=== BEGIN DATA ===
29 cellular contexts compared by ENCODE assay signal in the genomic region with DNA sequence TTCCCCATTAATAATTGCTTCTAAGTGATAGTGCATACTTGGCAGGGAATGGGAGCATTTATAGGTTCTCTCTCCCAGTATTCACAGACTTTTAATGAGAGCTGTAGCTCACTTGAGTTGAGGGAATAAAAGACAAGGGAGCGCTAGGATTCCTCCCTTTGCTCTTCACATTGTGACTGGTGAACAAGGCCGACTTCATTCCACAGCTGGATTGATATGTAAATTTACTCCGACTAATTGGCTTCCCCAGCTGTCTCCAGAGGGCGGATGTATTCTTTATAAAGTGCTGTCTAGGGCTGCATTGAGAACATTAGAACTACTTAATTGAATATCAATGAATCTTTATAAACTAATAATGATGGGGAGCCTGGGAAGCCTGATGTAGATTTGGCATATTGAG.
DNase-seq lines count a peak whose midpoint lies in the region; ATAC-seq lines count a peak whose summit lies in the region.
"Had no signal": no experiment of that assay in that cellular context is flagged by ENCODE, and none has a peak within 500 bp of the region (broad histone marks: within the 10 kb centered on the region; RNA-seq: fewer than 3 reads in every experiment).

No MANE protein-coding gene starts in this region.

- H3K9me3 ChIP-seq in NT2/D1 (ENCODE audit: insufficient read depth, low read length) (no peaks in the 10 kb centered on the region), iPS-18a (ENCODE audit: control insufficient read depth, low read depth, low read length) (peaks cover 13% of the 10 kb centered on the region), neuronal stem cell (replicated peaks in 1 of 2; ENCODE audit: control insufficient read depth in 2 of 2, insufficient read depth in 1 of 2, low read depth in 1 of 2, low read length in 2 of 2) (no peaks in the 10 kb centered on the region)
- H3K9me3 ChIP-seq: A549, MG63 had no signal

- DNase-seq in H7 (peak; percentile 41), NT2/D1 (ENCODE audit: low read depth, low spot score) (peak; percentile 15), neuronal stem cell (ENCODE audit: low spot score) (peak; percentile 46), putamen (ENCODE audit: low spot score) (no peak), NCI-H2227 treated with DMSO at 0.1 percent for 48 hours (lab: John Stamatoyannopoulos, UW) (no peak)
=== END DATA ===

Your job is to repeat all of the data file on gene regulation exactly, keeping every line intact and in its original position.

29 cellular contexts compared by ENCODE assay signal in the genomic region with DNA sequence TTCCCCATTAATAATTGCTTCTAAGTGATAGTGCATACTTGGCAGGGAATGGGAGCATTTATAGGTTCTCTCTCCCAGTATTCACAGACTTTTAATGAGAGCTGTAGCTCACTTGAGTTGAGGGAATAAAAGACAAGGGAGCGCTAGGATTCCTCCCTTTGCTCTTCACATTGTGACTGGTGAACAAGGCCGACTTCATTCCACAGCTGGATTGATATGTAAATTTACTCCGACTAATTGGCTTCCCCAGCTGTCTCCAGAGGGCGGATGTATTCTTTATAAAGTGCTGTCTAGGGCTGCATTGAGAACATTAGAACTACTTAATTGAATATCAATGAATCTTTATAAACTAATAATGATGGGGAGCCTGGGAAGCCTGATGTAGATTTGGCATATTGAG.
DNase-seq lines count a peak whose midpoint lies in the region; ATAC-seq lines count a peak whose summit lies in the region.
"Had no signal": no experiment of that assay in that cellular context is flagged by ENCODE, and none has a peak within 500 bp of the region (broad histone marks: within the 10 kb centered on the region; RNA-seq: fewer than 3 reads in every experiment).

No MANE protein-coding gene starts in this region.

- H3K9me3 ChIP-seq in NT2/D1 (ENCODE audit: insufficient read depth, low read length) (no peaks in the 10 kb centered on the region), iPS-18a (ENCODE audit: control insufficient read depth, low read depth, low read length) (peaks cover 13% of the 10 kb centered on the region), neuronal stem cell (replicated peaks in 1 of 2; ENCODE audit: control insufficient read depth in 2 of 2, insufficient read depth in 1 of 2, low read depth in 1 of 2, low read length in 2 of 2) (no peaks in the 10 kb centered on the region)
- H3K9me3 ChIP-seq: A549, MG63 had no signal

- DNase-seq in H7 (peak; percentile 41), NT2/D1 (ENCODE audit: low read depth, low spot score) (peak; percentile 15), neuronal stem cell (ENCODE audit: low spot score) (peak; percentile 46), putamen (ENCODE audit: low spot score) (no peak), NCI-H2227 treated with DMSO at 0.1 percent for 48 hours (lab: John Stamatoyannopoulos, UW) (no peak)